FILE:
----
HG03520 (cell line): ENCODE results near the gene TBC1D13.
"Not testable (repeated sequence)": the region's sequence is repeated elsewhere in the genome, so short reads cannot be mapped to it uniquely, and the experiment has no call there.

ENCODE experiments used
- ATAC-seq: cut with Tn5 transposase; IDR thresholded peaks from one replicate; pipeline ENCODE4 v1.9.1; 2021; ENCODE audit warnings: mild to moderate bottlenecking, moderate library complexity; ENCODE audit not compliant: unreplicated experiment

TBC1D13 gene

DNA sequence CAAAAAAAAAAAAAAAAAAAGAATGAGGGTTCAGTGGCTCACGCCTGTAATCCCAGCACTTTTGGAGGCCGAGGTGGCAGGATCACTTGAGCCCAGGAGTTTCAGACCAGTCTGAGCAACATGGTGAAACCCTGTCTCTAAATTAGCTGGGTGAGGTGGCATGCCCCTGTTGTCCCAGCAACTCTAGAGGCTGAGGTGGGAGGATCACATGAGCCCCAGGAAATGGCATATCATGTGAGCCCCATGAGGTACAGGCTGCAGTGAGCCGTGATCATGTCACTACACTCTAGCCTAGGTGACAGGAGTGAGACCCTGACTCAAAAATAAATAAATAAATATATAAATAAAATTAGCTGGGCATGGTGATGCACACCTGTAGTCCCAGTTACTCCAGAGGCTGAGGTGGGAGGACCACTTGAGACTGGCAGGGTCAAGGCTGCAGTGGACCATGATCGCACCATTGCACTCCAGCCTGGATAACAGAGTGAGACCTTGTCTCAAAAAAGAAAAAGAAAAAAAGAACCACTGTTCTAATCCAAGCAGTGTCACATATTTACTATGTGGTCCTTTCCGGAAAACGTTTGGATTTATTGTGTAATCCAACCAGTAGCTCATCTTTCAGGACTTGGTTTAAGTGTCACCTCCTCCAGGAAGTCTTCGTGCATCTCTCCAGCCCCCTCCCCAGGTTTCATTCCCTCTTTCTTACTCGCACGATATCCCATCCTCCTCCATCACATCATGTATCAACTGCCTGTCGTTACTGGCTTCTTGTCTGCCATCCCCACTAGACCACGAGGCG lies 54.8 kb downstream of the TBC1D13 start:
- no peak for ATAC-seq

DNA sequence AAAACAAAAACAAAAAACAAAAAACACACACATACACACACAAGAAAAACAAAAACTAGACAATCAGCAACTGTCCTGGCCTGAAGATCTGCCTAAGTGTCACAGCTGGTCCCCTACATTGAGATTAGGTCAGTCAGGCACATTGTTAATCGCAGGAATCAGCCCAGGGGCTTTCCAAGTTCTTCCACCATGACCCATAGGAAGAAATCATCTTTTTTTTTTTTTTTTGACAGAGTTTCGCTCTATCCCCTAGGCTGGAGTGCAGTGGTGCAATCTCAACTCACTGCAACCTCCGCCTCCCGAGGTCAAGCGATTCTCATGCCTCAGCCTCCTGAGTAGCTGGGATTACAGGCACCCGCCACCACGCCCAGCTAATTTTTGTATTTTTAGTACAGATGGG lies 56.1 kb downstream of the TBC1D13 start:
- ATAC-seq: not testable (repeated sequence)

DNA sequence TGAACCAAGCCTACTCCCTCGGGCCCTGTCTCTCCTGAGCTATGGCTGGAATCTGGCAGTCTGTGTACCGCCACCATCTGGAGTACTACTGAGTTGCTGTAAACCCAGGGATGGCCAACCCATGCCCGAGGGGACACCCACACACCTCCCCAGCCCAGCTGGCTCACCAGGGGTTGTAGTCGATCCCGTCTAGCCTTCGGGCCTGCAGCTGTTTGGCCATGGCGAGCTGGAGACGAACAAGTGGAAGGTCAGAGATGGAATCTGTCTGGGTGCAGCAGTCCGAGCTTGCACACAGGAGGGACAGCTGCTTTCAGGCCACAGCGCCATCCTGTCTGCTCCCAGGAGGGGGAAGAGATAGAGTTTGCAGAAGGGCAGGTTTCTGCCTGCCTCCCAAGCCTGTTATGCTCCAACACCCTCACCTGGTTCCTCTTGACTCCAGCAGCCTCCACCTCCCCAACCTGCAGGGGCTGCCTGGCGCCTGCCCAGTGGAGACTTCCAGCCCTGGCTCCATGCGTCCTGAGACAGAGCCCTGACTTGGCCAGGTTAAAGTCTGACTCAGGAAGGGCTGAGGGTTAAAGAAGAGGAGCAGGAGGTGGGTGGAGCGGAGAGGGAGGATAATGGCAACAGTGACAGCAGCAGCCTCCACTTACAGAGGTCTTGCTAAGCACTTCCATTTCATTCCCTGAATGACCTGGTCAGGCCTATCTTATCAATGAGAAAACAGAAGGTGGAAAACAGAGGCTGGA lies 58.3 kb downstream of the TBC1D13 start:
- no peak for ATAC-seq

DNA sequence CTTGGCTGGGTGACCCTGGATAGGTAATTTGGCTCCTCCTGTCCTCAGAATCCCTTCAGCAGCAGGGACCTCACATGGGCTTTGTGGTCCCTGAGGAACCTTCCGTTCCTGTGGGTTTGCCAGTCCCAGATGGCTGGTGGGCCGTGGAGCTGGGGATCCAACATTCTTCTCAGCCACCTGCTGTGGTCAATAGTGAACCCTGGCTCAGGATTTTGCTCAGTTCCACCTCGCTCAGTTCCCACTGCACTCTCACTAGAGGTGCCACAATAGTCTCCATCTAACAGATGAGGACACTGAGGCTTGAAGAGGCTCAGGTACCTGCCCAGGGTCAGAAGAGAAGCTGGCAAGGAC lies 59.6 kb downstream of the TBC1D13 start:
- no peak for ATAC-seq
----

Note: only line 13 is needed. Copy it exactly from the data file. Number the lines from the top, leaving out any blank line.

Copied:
- no peak for ATAC-seq